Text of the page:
2013 happened and the team said the seeds were in place for a contending team and very few believed them. Now, after a 2014 that with a few breaks could have made the playoffs, the team is a serious contender and the media is shocked?

 

That's just irked me every team I read or hear it.

 

​For the record, this front office doesn't deserve all the credit. Admin Beinfest put this core of homegrown talent together and orchestrated the off-season that saw us blow up the 2012 roster and re-tool.

 

Now, the new regime is 100% responsible for locking down G and Yelich, as well as going balls to the wall by acquiring every piece possible to help that core contend right now. That's something Beinfest would have absolutely never done; he coveted his prospect trade chips too much to actually trade them, and it bit us in the ass sometimes and saved us other times. Luckily I think outside of Heaney, this FO traded more volume than talent.

 

Bottom line, while this regime is doing a great job, Beinfest deserves quite a bit of credit just as Dombrowski deserved a ton of credit for the '03 squad. Speaking of, I can't believe Beinfest doesn't have a job yet. The Marlins have the best homegrown major league talent in the game right now (Stanton, Fernandez, Yelich, Ozuna) and he collected all of it. He also took a huge gamble when he promoted guys like Fernandez and Ozuna to the bigs when he did and I'd have to say that really paid off for the Fish. I hope he gets a job soon, dude deserves it.

 

 

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The only guy who deserves the blame and credit is Jeffrey Loria. The front office changes really don't mean anything. Beinfest, Hill, Jennings, etc., they all mostly believe in the same shit and talk about the same things. The only thing that's changed is Loria believing in a core and having a willingness to spend some money on it. He's learned from some mistakes, it seems.

 

 

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No credit to Jeffrey Loria. Ever.

 

All the credit goes to David Samson.

 

Seriously, though, I feel like this isn't the first time that the Marlins were darlings of the national media during spring training. I believe a lot of analysts gushed about our chances in 2012 as well.

 

Who cares what they say. Let's see what happens come April.

 

 

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The only guy who deserves the blame and credit is Jeffrey Loria. The front office changes really don't mean anything. Beinfest, Hill, Jennings, etc., they all mostly believe in the same shit and talk about the same things. The only thing that's changed is Loria believing in a core and having a willingness to spend some money on it. He's learned from some mistakes, it seems.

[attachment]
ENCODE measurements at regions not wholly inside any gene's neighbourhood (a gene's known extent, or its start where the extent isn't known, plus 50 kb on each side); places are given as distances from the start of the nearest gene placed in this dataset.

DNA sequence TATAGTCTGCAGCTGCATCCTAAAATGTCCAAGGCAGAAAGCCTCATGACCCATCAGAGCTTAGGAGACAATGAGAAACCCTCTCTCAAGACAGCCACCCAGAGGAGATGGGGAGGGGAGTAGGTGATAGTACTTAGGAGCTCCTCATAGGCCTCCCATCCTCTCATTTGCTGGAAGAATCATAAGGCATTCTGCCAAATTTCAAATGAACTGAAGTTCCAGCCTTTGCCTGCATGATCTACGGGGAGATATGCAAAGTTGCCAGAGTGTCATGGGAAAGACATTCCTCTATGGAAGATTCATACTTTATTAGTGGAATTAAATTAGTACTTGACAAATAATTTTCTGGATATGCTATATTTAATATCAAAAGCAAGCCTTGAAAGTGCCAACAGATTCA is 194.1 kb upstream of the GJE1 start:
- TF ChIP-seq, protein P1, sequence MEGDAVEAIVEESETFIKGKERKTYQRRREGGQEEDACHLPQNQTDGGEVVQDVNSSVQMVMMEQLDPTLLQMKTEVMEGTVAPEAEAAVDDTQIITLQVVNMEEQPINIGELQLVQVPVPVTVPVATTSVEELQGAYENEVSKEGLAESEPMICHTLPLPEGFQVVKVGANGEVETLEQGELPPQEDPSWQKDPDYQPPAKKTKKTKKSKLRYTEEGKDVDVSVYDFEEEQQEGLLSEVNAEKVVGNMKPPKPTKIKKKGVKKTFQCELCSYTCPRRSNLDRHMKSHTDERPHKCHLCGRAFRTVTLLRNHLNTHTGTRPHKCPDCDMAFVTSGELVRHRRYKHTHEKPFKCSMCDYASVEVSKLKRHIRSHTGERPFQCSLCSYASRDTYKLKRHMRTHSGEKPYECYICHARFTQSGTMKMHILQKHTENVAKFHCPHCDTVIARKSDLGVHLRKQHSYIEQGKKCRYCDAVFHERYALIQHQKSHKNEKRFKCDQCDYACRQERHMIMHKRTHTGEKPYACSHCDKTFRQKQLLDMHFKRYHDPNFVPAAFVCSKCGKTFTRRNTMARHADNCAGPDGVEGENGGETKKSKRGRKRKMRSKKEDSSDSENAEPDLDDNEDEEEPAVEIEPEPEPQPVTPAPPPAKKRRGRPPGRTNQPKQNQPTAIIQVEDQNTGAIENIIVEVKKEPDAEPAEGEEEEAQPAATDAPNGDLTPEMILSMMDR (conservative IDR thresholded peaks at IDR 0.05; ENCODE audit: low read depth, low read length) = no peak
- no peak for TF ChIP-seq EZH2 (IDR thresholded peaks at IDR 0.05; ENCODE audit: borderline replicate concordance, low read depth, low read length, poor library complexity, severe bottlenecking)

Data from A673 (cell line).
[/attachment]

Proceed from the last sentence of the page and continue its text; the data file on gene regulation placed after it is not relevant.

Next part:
I highly doubt Loria has anything to do with our scouting, drafting, and international signings.

 

 

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I have to say that ESPN has given the Marlins a ton of love this offseason. I believe Ozuna/Yelich/Stanton have each gotten their own features individually, Grantland did an entire write up on how the Marlins have improved and put us at #8 or 9 in their power rankings, and there's probably other stuff I'm not remembering. Interesting to see that the Marlins are now one of ESPN's favorite teams this year (at least online anyway).

 

 

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The only guy who deserves the blame and credit is Jeffrey Loria. The front office changes really don't mean anything. Beinfest, Hill, Jennings, etc., they all mostly believe in the same shit and talk about the same things. The only thing that's changed is Loria believing in a core and having a willingness to spend some money on it. He's learned from some mistakes, it seems.

 

​You are dead right about that. Listening to Hill speak is Beinfest all over again. Jennings on the other hand I just really like.

 

Loria is finally spending the money properly but the fact that he seems to have more confidence in Hill and Jennings than he ever had in Beinfest speaks volumes. The 2012 stuff had to happen although if they would have kept Reyes it would have been interesting, but that contract would soon inflate.

 

 

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The only guy who deserves the blame and credit is Jeffrey Loria. The front office changes really don't mean anything. Beinfest, Hill, Jennings, etc., they all mostly believe in the same shit and talk about the same things. The only thing that's changed is Loria believing in a core and having a willingness to spend some money on it. He's learned from some mistakes, it seems.

 

​You are dead right about that. Listening to Hill speak is Beinfest all over again. Jennings on the other hand I just really like.

 

Loria is finally spending the money properly but the fact that he seems to have more confidence in Hill and Jennings than he ever had in Beinfest speaks volumes. The 2012 stuff had to happen although if they would have kept Reyes it would have been interesting, but that contract would soon inflate.

 

They're the same guy. Hill as his assitant GM. They are the same guy with the scouting background who wants to ignore analytics.